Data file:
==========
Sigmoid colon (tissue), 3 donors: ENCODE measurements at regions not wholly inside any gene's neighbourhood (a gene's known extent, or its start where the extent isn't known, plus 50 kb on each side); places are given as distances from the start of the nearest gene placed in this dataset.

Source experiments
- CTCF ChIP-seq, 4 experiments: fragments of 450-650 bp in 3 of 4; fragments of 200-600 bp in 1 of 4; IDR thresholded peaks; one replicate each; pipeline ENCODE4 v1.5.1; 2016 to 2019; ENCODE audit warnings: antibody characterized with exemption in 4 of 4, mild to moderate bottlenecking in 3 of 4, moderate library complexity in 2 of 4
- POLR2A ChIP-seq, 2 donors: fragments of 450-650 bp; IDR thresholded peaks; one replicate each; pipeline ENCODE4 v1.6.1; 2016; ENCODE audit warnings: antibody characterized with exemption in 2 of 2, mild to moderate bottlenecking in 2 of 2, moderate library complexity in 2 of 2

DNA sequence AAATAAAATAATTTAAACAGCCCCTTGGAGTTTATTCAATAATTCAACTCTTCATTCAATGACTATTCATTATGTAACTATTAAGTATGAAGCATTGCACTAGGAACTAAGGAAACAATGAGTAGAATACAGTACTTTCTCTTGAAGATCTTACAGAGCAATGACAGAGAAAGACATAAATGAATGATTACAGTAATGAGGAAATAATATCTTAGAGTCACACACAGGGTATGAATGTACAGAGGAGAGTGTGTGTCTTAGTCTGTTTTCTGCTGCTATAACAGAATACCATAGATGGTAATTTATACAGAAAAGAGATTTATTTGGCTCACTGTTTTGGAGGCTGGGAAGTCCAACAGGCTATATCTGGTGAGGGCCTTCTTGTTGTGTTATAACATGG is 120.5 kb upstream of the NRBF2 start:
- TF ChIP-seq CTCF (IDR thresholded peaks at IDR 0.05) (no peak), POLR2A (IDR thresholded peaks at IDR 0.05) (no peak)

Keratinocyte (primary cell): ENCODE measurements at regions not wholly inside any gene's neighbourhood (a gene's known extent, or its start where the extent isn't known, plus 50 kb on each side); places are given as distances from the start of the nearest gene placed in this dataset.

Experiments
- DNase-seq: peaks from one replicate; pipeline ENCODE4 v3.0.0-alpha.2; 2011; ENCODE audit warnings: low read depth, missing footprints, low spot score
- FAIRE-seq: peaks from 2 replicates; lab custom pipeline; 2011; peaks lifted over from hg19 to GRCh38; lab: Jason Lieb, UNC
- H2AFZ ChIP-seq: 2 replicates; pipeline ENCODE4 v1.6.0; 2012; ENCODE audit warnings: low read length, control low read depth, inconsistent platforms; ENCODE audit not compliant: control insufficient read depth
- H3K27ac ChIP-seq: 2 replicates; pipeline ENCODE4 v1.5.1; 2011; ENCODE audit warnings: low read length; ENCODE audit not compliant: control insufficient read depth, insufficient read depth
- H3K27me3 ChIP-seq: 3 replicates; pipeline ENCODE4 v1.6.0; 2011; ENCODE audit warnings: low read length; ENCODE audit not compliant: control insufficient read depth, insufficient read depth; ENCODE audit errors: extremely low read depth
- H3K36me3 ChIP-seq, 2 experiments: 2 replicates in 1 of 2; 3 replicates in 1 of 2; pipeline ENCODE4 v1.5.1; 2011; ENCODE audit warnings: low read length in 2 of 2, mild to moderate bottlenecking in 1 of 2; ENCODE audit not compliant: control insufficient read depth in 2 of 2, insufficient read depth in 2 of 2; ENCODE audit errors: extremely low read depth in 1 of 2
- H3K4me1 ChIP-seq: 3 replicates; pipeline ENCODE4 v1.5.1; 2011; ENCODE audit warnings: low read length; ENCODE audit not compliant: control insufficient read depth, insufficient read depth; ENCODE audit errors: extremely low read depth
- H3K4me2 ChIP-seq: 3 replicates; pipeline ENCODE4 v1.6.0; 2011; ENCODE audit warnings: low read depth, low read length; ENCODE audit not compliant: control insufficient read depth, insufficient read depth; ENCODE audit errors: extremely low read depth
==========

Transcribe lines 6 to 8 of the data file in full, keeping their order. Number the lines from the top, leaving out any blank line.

- TF ChIP-seq CTCF (IDR thresholded peaks at IDR 0.05) (no peak), POLR2A (IDR thresholded peaks at IDR 0.05) (no peak)

Keratinocyte (primary cell): ENCODE measurements at regions not wholly inside any gene's neighbourhood (a gene's known extent, or its start where the extent isn't known, plus 50 kb on each side); places are given as distances from the start of the nearest gene placed in this dataset.

Experiments